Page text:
Carbonate rocks: Matrix permeability estimation

Alejandro Cardona, Carlos Santamarina

Research output: Contribution to journalArticlepeer-review

12 Scopus citations


Carbonate rocks store half of the world’s proven oil reserves. Genesis and postdepositional diagenetic processes define the porous network topology and the matrix permeability. This study compiles a database of porosity, specific surface, mercury porosimetry, and permeability values extracted from published sources and complements the database through a focused experimental study. Specific surface and porosity combine to estimate the pore size (Dsur). Permeability versus Dsur data cluster along a single trend with a slope of 2 in a log–log scale, which is in agreement with the Kozeny–Carman model. Discordant data points correspond to samples with dual porosity or broad pore-size distributions with long tails, where flow channels along larger interconnected pores. Indeed, the detailed analysis of all the porosimetry data in the database shows that permeability correlates best with the pore size D80, that is, the 80th percentile in pore-size distributions. Once again, the best fit is a power function in terms of (D80)2, analogous to Kozeny–Carman. The prediction uncertainty using D80 is one order of magnitude and has the same degree of uncertainty as more complex models and analyses. This observation suggests an irreducible uncertainty of one order of magnitude in permeability estimation from index properties such as porosity, mercury porosimetry, and specific surface probably resulting from specimen preparation effects, inherent physical differences in permeation versus invasion, and difficulties in data interpretation. These estimates of permeability are most valuable when specimens are limited to small sizes, such as cuttings.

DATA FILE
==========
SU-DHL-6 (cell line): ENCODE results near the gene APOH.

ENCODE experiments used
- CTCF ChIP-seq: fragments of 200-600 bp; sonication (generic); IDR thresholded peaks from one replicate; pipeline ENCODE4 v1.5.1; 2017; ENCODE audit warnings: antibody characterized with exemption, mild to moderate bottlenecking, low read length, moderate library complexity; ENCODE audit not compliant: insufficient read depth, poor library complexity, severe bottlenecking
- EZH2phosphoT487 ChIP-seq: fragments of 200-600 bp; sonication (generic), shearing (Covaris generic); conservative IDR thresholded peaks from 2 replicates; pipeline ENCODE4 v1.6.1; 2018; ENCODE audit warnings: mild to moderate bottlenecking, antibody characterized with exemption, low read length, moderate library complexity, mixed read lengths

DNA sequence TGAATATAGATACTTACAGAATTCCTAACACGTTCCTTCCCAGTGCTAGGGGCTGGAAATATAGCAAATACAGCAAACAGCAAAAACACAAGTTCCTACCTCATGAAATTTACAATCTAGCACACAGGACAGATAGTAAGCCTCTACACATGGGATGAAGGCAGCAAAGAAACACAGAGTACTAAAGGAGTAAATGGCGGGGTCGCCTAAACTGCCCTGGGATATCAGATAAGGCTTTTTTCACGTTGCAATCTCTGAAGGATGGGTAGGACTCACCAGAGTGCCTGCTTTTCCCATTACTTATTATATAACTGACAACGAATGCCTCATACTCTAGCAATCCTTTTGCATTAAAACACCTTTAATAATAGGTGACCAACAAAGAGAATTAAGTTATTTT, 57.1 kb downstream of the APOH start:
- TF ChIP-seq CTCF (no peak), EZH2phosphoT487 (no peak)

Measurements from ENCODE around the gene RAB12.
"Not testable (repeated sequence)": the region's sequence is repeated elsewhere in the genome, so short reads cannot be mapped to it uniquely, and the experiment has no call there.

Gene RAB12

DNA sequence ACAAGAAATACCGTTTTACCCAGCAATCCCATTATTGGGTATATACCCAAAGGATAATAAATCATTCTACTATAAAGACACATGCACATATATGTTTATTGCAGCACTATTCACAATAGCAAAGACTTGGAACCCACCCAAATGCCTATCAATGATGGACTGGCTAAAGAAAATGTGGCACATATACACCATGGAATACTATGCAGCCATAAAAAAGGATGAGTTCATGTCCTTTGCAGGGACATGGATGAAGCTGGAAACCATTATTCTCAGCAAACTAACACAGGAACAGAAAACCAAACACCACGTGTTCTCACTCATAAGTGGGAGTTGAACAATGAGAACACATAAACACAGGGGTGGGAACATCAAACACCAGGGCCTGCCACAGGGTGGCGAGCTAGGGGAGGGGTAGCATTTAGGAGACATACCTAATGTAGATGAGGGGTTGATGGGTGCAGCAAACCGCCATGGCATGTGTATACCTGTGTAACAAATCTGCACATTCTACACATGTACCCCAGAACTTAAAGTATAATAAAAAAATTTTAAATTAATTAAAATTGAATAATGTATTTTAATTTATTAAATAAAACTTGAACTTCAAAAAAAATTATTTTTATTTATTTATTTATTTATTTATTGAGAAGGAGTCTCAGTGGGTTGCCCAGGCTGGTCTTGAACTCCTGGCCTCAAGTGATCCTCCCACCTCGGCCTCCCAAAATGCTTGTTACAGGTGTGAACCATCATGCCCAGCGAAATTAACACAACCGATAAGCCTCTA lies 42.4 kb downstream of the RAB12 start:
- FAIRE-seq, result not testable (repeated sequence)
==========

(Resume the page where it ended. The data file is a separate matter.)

Original languageEnglish (US)
Pages (from-to)131-144
Number of pages14
JournalAAPG Bulletin
Issue number1
StatePublished - Jan 4 2020

Bibliographical note

KAUST Repository Item: Exported on 2020-10-01
Acknowledgements: Support for this research was provided by the King Abdullah University of Science and Technology Endowment. G. E. Abelskamp edited the manuscript.


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